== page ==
Author(s): Chester Marufu, Kefiloe Adolphina Maboe
      Background Mobile Health is the utilisation of mobile devices like cellphones and tablets for the delivery of health care. It is an up and coming intervention promising to benefit health services. Recent mobile health studies have tended to focus on mHealth for data collection and surveillance rather than on actual patient care. This paper highlights the potential and the challenges of mHealth use in the delivery of health care services. Objectives This paper focused on determining the use of mHealth and identifying and describing the opportunities and the challenges faced by the medical doctors in using mHealth at a specific health care facility in Zimbabwe. Methods A quantitative, descriptive, cross-sectional and analytical design was used to determine the rate of utilisation of selected mHealth “patient identification and treatment activities” by medical doctors. A structured questionnaire was used for data collection form 104 respondents. The number of the returned complete and usable questionnaires was 42. No sampling technique was done because the whole population was of interest to the researcher, accessible and available during data collection. Results Fifty percent (50%) of the respondents indicated, lack of knowledge and unawareness in using mHealth to support chronically ill patients. The majority of the respondents (83.3%) believed that mHealth presented opportunities to improve health care delivery. The majority of the respondents (95%) indicated the potential for its future use. Conclusion Given the challenges that were encountered mHealth program to be officially launched for mHealth use and the users to be developed on its utilisation.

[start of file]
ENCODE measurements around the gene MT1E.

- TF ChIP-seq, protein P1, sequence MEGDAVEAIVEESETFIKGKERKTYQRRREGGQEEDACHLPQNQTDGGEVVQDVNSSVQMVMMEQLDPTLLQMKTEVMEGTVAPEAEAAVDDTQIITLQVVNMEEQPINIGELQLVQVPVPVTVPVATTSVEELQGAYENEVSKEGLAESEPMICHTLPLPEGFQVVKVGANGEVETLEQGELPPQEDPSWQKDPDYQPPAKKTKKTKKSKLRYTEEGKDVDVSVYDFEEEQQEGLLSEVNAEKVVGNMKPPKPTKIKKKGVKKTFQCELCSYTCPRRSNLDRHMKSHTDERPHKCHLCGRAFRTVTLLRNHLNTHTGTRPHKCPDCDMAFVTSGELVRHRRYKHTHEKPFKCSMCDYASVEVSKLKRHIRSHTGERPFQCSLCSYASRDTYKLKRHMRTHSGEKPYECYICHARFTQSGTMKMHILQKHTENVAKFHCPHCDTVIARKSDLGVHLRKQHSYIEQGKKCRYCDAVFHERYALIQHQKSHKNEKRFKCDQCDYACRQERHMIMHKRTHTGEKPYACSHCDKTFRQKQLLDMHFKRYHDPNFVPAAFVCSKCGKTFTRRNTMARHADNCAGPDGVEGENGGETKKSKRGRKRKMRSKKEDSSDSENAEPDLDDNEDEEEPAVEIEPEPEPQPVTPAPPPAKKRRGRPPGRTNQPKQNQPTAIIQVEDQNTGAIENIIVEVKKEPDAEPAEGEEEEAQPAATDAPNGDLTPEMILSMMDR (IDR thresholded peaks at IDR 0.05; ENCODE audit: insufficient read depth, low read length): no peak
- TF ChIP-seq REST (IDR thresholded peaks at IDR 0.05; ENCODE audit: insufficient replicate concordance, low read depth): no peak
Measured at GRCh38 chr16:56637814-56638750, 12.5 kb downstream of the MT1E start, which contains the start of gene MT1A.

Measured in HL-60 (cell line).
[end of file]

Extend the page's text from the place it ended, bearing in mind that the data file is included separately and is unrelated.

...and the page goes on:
PubDate: 2017-07-11T22:33:04Z
      DOI: 10.1016/j.hsag.2017.03.002
      Issue No: Vol. 22 (2017)
  • Reported exposure to trauma among adult patients referred for
           psychological services at the Free State Psychiatric Complex, Bloemfontein

    • Authors: Laurisa van Zyl; Carla Nel; Martie du Toit; Gina Joubert
      Pages: 235 - 240
      Abstract: Publication date: December 2017
      Source:Health SA Gesondheid, Volume 22
      Author(s): Laurisa van Zyl, Carla Nel, Martie du Toit, Gina Joubert